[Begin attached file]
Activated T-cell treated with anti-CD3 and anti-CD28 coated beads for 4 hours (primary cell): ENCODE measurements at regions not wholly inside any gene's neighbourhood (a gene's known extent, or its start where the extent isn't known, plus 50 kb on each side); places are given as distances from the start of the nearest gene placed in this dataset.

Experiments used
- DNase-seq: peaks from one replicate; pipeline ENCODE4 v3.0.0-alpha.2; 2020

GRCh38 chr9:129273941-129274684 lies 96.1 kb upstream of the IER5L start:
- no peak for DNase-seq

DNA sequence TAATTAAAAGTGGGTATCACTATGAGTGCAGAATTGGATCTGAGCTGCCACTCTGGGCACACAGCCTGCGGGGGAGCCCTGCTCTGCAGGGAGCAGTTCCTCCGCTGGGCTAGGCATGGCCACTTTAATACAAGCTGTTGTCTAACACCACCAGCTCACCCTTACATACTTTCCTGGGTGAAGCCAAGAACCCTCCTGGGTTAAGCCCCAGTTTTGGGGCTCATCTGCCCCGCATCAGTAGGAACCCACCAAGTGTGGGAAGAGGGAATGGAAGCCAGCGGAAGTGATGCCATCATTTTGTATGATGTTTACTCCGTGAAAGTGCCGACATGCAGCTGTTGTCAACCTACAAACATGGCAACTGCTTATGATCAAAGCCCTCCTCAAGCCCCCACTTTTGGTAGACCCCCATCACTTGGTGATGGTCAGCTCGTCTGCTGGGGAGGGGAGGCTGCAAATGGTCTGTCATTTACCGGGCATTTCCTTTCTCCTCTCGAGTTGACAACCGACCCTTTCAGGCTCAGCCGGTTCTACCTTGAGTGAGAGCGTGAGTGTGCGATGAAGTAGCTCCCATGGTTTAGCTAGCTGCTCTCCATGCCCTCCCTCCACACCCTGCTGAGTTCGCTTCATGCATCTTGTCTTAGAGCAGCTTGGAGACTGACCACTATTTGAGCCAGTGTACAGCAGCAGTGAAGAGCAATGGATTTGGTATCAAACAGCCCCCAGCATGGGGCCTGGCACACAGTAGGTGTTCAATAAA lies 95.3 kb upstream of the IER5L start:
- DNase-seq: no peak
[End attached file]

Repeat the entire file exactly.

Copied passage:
Activated T-cell treated with anti-CD3 and anti-CD28 coated beads for 4 hours (primary cell): ENCODE measurements at regions not wholly inside any gene's neighbourhood (a gene's known extent, or its start where the extent isn't known, plus 50 kb on each side); places are given as distances from the start of the nearest gene placed in this dataset.

Experiments used
- DNase-seq: peaks from one replicate; pipeline ENCODE4 v3.0.0-alpha.2; 2020

GRCh38 chr9:129273941-129274684 lies 96.1 kb upstream of the IER5L start:
- no peak for DNase-seq

DNA sequence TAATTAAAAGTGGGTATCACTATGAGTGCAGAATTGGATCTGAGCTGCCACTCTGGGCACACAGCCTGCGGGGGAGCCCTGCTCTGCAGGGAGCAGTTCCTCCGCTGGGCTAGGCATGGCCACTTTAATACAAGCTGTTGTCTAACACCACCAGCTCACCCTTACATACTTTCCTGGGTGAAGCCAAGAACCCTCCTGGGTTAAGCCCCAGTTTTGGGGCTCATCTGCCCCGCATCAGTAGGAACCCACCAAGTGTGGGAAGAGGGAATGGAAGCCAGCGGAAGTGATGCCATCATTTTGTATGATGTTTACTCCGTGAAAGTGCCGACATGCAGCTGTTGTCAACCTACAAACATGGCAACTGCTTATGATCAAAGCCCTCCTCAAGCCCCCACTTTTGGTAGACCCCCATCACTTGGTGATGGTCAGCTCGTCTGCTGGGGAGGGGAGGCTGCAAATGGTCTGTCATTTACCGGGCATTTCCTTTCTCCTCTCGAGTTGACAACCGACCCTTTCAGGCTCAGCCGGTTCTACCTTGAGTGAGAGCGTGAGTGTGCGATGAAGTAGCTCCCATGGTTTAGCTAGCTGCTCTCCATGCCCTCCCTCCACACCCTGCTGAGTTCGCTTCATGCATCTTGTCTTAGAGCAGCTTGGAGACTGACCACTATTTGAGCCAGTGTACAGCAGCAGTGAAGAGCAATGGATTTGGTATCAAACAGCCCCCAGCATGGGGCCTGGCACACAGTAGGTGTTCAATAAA lies 95.3 kb upstream of the IER5L start:
- DNase-seq: no peak